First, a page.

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Hoffmann, R. A wiki for the life sciences where authorship matters. Nature Genetics (2008)

Changes in tyrosine hydroxylase and dopamine-beta-hydroxylase activities but not in phenylethanolamine-N-methyltransferase activity within central adrenaline neurons after 6-hydroxydopamine administration.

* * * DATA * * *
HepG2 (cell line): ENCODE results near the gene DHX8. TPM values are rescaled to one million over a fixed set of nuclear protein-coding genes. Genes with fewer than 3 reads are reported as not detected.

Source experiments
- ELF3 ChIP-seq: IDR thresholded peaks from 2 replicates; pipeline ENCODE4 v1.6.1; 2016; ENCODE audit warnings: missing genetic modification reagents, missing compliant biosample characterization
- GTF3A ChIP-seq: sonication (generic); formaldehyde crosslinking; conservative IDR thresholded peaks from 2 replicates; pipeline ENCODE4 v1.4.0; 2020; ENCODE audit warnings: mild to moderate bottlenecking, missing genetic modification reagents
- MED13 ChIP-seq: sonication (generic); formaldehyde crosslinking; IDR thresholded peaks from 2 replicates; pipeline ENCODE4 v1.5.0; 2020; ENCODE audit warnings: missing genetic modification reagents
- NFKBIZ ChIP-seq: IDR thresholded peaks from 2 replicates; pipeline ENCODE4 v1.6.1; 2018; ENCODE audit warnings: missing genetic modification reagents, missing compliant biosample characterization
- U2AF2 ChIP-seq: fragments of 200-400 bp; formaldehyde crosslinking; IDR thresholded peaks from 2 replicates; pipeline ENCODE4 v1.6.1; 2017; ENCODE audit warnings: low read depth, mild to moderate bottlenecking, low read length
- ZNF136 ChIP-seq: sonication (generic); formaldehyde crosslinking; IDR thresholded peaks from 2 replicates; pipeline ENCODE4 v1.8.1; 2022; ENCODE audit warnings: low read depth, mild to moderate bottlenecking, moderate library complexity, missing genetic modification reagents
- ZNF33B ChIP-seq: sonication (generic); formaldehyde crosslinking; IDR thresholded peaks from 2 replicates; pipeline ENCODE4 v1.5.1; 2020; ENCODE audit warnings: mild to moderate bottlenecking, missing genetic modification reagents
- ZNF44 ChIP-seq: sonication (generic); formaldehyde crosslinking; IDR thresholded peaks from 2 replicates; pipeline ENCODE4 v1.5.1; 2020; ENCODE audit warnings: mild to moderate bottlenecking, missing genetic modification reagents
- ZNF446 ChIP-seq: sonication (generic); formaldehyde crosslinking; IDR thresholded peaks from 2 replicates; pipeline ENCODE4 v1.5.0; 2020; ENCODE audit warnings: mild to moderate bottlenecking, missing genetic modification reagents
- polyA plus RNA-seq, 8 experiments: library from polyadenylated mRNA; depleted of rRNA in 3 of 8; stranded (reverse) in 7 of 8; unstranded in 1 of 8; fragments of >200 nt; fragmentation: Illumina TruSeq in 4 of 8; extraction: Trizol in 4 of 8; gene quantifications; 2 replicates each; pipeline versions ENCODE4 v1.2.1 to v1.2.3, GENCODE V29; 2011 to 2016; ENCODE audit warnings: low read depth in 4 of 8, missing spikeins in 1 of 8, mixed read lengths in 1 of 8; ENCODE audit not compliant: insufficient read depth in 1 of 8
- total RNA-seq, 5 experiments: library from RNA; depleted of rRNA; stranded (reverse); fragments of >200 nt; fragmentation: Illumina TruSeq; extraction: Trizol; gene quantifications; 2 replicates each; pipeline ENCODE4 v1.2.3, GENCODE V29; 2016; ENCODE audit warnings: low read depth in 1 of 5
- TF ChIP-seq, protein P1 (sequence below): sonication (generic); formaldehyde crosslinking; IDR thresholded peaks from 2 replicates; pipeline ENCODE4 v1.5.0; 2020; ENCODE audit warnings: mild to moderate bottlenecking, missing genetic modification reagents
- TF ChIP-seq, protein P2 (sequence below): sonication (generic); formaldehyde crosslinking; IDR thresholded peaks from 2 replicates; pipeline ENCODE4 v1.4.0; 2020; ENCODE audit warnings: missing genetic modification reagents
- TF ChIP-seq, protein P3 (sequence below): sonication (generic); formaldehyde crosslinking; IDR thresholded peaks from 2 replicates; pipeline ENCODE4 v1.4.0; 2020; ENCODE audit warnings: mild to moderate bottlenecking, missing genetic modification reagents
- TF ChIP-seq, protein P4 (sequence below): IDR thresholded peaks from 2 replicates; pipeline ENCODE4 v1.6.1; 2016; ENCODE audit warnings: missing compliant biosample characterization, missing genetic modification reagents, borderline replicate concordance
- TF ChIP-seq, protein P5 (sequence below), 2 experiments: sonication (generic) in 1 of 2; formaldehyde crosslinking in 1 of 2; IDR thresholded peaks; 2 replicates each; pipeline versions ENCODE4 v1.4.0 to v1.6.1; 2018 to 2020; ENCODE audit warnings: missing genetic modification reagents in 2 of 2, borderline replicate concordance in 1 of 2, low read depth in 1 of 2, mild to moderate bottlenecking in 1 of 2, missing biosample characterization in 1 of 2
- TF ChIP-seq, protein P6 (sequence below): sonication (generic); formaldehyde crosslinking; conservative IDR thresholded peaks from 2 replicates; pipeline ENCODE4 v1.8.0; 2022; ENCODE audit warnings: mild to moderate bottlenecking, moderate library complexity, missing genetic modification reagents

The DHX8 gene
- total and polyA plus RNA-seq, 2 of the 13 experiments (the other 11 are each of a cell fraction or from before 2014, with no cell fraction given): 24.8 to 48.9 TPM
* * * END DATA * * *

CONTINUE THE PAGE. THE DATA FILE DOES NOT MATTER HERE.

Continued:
By using a new microdissection procedure allowing the noradrenaline (NA) and adrenaline (A) cell groups of the A2-C2 region to be sampled preferentially, it was possible to study the biochemical response of these two neuronal populations after 6-hydroxydopamine (6-OHDA) administration. Five days after an intraventricular 6-OHDA injection, tyrosine hydroxylase (TH) activity increased (+104%, P less than 0.01) in the adrenergic C2 region, in the locus coeruleus (LC) and in the A1-C1 region, while the NA A2 region exhibited no significant increase. Twenty-one days after 6-OHDA administration, dopamine-beta-hydroxylase (DBH) activity had decreased in both the noradrenergic regions (LC, A1-C1 and A2 regions) and in the C2 adrenergic region. Conversely, phenylethanolamine-N-methyltransferase (PNMT) activity was not modified either in the cell bodies or in the terminals located in the tractus intermediolateralis of the spinal cord and in the hypothalamic nuclei. These data suggest: (i) that adrenaline-containing neurons could be sensitive to the neurotoxic action of 6-OHDA since they exhibit changes in TH and DBH activities; and (ii) that the determination of PNMT activity may not be sensitive enough to estimate the functional integrity of the A cell bodies or terminals.[1]


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